Monday, 14 July 2008

Days in the house, days in wake. Days spent trawling through the internet for material to fund further expeditions into novels and blogs. There are those souls who appear lost in this space, that exist only for contact that seems to confirm a distance and eludes all possibility of true like or dislike. These are no longer men of letters, they post updates and reply nothing, they perpetuate hidden blogs through vanity, they snide behind avatars, they reek of endless possibility and the beautiful hope that used to accompany the opening of a letter with a foreign, handwritten address.

Time is spent waiting now, holding out for replies and watching the small, brightly coloured birds fly upside down and rest on the towering horse chestnut outside whilst in the other courtyard, the one that separates us from the road, the tree continues to grow unfeasibly tall and spindly. It is six storeys tall and one fears it might break when the songbird, who frequents these parts at dusk, lands on one of its pale boughs.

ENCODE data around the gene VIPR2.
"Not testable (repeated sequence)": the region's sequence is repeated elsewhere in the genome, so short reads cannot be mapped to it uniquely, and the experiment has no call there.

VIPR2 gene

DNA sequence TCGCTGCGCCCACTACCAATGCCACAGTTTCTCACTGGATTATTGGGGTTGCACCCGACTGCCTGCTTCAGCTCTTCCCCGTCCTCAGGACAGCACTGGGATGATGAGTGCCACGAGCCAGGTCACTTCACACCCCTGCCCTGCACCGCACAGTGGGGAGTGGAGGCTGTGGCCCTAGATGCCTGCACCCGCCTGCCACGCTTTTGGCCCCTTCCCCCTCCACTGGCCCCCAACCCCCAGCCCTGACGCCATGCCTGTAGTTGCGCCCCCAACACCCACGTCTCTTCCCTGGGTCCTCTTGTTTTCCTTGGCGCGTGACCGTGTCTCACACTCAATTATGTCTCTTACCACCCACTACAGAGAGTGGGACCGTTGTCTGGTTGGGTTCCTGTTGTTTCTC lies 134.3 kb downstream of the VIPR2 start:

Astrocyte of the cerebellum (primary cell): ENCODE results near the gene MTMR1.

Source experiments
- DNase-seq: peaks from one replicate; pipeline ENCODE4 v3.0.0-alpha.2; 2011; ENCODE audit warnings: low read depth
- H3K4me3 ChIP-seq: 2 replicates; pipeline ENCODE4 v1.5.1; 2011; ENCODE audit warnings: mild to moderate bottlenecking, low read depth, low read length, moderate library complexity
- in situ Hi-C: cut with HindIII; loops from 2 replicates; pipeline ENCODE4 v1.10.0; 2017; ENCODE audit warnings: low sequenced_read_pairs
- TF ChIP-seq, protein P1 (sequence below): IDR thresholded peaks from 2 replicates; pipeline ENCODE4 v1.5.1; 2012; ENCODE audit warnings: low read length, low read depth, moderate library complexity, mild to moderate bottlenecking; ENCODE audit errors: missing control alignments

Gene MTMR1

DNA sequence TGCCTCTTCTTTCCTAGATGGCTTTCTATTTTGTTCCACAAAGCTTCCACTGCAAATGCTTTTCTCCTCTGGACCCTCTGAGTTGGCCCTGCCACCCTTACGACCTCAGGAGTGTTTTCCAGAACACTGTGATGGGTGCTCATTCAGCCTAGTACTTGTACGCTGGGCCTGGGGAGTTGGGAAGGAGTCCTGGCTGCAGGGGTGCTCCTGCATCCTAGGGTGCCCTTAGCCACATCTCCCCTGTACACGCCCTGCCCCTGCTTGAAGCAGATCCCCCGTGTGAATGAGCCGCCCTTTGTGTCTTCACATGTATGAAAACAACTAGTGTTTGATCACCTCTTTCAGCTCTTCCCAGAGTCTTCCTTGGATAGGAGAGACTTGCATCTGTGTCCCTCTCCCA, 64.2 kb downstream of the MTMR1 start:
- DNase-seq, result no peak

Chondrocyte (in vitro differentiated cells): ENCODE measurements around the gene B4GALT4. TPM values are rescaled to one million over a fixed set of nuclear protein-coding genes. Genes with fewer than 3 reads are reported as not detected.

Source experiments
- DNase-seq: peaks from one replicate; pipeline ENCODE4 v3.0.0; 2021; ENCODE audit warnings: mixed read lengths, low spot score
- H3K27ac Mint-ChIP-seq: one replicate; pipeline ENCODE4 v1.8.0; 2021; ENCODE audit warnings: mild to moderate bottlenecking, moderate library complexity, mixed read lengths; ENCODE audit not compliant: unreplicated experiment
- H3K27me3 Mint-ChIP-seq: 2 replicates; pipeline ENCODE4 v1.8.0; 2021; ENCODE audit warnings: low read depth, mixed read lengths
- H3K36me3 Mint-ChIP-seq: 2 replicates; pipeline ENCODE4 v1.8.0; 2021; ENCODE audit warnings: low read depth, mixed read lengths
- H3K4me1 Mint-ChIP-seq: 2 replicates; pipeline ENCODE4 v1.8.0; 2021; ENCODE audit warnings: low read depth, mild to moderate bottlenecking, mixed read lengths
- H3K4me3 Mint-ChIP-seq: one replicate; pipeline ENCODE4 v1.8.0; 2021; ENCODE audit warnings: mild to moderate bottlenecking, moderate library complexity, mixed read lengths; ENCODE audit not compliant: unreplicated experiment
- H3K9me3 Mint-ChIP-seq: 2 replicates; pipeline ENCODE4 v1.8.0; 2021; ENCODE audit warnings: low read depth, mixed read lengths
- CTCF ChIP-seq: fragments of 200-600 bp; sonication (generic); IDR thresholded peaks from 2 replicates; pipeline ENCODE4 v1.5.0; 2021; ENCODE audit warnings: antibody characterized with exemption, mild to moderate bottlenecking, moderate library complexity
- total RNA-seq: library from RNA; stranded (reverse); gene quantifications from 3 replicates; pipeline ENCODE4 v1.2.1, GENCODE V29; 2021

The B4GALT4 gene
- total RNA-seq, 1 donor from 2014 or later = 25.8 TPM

Tonight there is a small plan hatching, to visit Kreuzberg and listen to bands in the cobbled cellar and to try and avoid Warsteiner, the king of headaches. Or it perhaps it is Calvino that gives me headaches, as he torments me with his prose which flits between Blanchotian treatises on the impossibility of writing and sub-Delillo/Ishiguro post-modernity, all non-sequiturs and impossible coincidences. Sometimes I like his prose, sometimes I simply laugh and throw the spine of the book into the wall before catching it again and resuming reading.

We long for a trip to the lakes, Cara and I, long for clear air and hot sun. This can’t be the summer, by all accounts it is not as bad as England. Thoughts of home drift through the early Berlin evening and mix, unaccountably, with remembrances of last weeks visit to the gallery and entirely underwhelming encounters with Warhol, Twombly, Lichenstein. And in thinking this, I remember why I think this. Stephen Vitiello’s album Listening To Donald Judd is on the stereo, and it was Judd’s boxes and angles and reclamations of space that were the only real revelation in that art gallery, which seemed somehow empty within the ribs of its arched span. No trains depart from the converted old station any longer, and ideas are hard to come by too.